I had to keep pinching myself as I started writing this. Our eldest daughter, Coralie, is now nearly 4 years old and our youngest, Imogen, is coming up to a year but I still can’t quite believe we’ve come through the other side of all those struggling years and that I’m here writing a story similar to those I read about and dreamt we’d be able to tell when we first started out.

Stepping back 11 years - I was 35, happily starting out on the road (okay, a bit late) to starting our family with my husband Matt. Stopped popping that pill and wham. End of the story. While I was busy preventing myself from becoming pregnant my body had slipped into early menopause underneath me.

It hurt. The little child I always saw walking hand in hand with me in my head disappeared in a flash. I couldn’t see a future without a small hand in mine, so a lot of tears and research later we found ourselves at a DCN Preparation for Parenthood workshop, which soothed all our irrational fears, all our sensible and frankly daft questions and convinced us (especially me) that conceiving with the help of an egg donor was for us. We also knew that we would be completely open with our child from day one if we were lucky enough to have one. We chose a UK based clinic as it was important for us that any child we had would be able to trace their donor if they wanted to and we wanted to make that as easy as it could be for them without actually knowing our donor.

At our first meeting at the clinic we completed the matching form for our donor requirements. I remember it being particularly important that we shared the same ethnicity and skin colour, and eyes were also very important to me. Hair, not so much - I have mousy blonde/brown, fine, flyaway hair which has resulted in many, many bad hair days and I was quite happy not to pass that on. Our first match was very like me - weight, height, eyes, ethnicity, hair (eek), educational background and even interests and we, happily, amazingly, fell pregnant.  

Sadly it was not to be and we lost our first little hope at 8 weeks. This went on to be a tragic recurring theme with a further 4 cycles - 2 frozen and 2 fresh. We fell pregnant on 2 of those cycles, once with twins, and again, tragically, none of our 3 further angels made it past 9 weeks. I didn’t know if I could carry on.   

We decided to try one last time, expecting it to end the same and to be the one that would close the door, proving that I couldn’t carry a child… and we’d move on. Then the clinic called to say they had an altruistic donor who was from South America, olive skinned, dark haired, much shorter than me, eye colour being the only thing we had in common. Were we interested? Yes, without a doubt. By this point I understood that for me, the second we had the call to say we had fertilised embryos, those embryos were mine. They were part of me, I was hopefully to be their mother. It didn’t matter a jot to me anymore whether we looked alike. Love and nurture were what mattered.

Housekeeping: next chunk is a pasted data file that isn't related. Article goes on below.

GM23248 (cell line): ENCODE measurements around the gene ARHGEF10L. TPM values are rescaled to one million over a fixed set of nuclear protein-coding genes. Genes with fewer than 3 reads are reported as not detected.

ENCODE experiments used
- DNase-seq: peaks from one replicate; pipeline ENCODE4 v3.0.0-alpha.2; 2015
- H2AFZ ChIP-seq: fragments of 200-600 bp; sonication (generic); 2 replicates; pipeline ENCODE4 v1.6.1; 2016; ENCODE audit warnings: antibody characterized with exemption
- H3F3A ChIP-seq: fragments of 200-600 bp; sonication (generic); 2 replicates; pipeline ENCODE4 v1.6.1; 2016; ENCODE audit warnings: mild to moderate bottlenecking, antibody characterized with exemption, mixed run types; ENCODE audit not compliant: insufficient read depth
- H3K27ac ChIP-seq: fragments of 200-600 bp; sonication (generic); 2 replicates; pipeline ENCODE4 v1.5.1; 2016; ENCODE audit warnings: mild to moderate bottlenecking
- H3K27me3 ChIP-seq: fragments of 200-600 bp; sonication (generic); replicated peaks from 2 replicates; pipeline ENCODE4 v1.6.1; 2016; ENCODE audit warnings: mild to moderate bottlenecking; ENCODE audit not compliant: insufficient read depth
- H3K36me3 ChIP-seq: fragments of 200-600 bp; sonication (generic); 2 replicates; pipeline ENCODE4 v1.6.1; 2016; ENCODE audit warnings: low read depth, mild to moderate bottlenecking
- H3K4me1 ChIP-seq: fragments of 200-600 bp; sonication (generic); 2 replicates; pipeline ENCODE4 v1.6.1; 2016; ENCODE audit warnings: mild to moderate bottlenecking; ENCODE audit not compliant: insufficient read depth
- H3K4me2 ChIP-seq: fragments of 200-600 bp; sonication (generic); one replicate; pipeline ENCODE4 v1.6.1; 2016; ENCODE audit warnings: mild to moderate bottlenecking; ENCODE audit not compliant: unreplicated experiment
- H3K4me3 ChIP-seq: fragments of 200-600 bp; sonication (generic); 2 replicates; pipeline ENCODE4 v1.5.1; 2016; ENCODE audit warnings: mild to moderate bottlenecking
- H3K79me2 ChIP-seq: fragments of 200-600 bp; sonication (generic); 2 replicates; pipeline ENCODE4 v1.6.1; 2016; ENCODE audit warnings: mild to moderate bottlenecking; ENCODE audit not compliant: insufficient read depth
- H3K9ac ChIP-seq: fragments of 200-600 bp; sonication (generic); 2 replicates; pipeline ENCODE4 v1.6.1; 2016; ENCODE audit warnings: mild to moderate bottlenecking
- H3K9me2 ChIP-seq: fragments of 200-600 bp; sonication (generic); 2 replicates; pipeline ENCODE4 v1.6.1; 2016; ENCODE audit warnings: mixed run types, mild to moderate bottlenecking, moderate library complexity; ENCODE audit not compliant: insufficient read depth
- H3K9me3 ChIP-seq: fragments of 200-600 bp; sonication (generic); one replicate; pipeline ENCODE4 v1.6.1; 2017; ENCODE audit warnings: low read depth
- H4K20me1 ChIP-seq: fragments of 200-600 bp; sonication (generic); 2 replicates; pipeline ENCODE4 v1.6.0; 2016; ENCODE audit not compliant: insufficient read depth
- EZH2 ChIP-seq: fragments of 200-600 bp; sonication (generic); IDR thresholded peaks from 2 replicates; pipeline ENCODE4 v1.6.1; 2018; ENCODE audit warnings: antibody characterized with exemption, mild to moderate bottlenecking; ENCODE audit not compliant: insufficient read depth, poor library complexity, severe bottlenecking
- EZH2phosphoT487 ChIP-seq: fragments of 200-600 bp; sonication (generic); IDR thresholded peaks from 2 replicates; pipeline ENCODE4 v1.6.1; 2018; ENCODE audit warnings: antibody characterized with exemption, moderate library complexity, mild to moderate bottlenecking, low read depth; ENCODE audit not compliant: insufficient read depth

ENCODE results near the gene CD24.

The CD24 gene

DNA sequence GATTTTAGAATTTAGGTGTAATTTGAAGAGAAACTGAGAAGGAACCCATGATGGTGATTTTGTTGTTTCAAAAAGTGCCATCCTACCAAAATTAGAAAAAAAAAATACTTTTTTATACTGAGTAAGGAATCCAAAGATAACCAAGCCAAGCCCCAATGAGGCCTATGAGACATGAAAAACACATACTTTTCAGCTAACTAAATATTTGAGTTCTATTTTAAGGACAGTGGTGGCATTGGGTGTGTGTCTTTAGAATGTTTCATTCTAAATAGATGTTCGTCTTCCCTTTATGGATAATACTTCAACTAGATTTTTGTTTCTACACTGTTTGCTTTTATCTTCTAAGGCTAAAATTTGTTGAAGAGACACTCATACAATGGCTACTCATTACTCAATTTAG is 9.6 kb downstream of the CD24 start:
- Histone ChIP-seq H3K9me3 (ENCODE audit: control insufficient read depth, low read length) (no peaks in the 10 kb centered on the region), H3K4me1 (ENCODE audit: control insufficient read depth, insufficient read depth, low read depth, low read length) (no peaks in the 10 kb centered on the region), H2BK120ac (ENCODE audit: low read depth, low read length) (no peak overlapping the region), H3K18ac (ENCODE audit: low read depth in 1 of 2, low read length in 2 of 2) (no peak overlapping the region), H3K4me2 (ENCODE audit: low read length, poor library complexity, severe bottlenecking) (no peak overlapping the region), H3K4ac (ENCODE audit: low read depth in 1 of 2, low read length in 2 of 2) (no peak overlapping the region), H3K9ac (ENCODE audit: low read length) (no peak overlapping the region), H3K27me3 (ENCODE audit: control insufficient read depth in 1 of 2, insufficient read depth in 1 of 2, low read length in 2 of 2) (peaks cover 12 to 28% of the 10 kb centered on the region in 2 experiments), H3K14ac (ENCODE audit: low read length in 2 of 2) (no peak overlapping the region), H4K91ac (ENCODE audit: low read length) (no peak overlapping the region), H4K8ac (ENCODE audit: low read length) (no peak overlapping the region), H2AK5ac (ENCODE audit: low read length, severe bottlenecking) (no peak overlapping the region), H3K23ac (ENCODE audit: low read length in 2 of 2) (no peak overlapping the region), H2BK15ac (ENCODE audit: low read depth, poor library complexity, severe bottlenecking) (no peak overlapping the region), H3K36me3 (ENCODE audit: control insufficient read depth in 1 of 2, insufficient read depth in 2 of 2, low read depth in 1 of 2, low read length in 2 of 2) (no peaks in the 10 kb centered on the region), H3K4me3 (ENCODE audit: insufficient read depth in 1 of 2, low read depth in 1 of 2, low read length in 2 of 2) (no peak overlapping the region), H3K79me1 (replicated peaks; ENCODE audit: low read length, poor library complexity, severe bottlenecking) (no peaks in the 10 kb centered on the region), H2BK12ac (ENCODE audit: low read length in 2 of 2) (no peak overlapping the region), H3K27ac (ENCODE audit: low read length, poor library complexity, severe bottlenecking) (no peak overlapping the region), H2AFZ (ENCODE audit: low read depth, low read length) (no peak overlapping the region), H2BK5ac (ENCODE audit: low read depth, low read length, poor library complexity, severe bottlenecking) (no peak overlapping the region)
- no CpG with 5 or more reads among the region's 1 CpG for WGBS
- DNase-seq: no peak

We fell pregnant, we sailed past our 7 week scan, and our all important reassurance scan at 9 weeks. 12 weeks all good, 20 weeks it’s a girl - this was actually going to happen! We might actually make it this time. Oh my gosh, how olive is our little bean going to be? When she was born I had never felt such contentment and overwhelming love. All I saw was my baby girl, with a huge amount of dark hair and a loud scream wanting, needing her mother’s arms and milk. Still in hospital 3 days later I said to my husband, “Look, she is olive after all!” The midwife popped in and we were whisked off to the sun lamp - nope, those South American genes hadn’t popped out overnight, jaundice had!  

She’s nearly 4 now and her frozen sister - they look astonishingly similar - is now almost 1. As they sleep they look like their dad. I can watch them for hours. I’m not sure if Coralie understands anything about the donor yet, although we’ve been telling her and using the Our Story book since she was born. She loves reading it and talks about her and her sister being in my “nice warm tummy” a lot. As Coralie grows her face is changing, maturing, and I see new features that I don’t recognise. It makes me think of our donor - are they her features? And it makes me want to know her because if she shares anything of the amazing warm, funny, kind, charming and fiercely determined independent natures of our two girls then she is one fantastic woman. She can be proud of her eggs - they’ve turned out alright.

Their eyes? Both hazel, just like mine. People tell me we look alike. I grin. We don’t and it really doesn’t matter. Love matters. Nurture matters. And not having fine, flyaway hair matters.

Written by Jeanette in 2018.